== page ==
One person, one vote? How many voters does each Tanzanian MP represent?

UPDATED 12/5/15 – See below

The job of an MP is to represent their constituents. But how many voters do they have to represent?

If there’s a big difference between the number of voters represented by different MPs, it can be unfair on MPs who have to represent a larger number of people. More importantly, it can be unfair on the voters. Those who live in constituencies with a smaller population would potentially have more influence over their MP – and therefore over the government as a whole. Those in constituencies with more voters would find it harder to make their voice heard.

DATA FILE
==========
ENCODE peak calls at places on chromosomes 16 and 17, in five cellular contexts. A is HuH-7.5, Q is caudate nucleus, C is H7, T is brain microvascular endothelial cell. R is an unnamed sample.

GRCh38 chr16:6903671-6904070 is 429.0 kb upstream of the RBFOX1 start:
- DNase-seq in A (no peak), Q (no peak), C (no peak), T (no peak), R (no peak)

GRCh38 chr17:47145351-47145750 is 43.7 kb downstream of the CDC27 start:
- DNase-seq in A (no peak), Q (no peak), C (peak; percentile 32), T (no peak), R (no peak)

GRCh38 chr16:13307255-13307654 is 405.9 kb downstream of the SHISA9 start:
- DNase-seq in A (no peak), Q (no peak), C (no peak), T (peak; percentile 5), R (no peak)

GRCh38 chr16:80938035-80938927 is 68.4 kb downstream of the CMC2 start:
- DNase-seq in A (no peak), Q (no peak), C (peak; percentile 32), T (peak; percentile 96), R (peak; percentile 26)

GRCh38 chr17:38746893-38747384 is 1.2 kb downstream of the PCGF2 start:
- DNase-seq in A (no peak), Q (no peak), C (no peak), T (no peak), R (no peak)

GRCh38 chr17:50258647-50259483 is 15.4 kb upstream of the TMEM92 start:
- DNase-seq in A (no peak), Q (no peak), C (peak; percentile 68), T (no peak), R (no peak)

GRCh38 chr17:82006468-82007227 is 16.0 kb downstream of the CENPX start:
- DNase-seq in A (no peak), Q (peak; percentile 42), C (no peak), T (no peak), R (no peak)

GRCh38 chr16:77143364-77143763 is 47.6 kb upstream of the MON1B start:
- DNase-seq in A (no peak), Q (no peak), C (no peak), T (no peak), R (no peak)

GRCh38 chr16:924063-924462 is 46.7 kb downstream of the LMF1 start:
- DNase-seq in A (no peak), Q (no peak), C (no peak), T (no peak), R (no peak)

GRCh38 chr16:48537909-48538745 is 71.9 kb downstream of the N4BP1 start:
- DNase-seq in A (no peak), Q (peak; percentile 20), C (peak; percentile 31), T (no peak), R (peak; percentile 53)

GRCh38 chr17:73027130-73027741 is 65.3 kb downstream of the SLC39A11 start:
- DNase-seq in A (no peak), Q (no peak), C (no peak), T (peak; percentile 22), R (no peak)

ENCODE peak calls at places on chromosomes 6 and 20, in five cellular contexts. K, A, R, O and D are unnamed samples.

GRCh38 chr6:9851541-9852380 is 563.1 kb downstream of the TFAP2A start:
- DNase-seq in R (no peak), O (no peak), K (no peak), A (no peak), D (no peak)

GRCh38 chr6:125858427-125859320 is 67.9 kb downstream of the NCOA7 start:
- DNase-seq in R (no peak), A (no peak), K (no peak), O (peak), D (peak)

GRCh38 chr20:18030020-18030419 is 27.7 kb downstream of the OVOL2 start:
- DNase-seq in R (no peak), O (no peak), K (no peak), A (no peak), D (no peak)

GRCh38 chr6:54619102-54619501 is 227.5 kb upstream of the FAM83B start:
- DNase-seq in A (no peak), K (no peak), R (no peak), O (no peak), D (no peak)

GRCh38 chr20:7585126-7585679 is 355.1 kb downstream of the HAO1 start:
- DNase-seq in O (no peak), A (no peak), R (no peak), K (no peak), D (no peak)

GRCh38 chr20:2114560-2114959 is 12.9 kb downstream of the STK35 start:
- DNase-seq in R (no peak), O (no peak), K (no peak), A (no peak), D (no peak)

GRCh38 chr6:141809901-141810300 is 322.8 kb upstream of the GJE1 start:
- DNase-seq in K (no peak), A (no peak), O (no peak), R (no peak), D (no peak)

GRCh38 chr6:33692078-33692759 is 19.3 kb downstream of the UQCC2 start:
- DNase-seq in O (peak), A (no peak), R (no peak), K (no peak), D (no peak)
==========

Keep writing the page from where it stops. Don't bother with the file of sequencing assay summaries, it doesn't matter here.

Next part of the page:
On the other hand, there can be good reasons to have slightly different sized constituencies. Where there are very clearly defined communities – such as islands, for example – it can be appropriate not to split these up or to artificially combine them with a geographically separate community. And it doesn’t make sense to keep all constituencies exactly equal-sized by repeatedly re-drawing constituency boundaries as people move around the country and populations change.

The National Bureau of Statistics (NBS) recently published estimates of the population in each region, district, constituency and ward, across the whole country – both the total population and the estimated number of voting-age adults. This means we can see how fairly – or unfairly – the country has been divided into constituencies.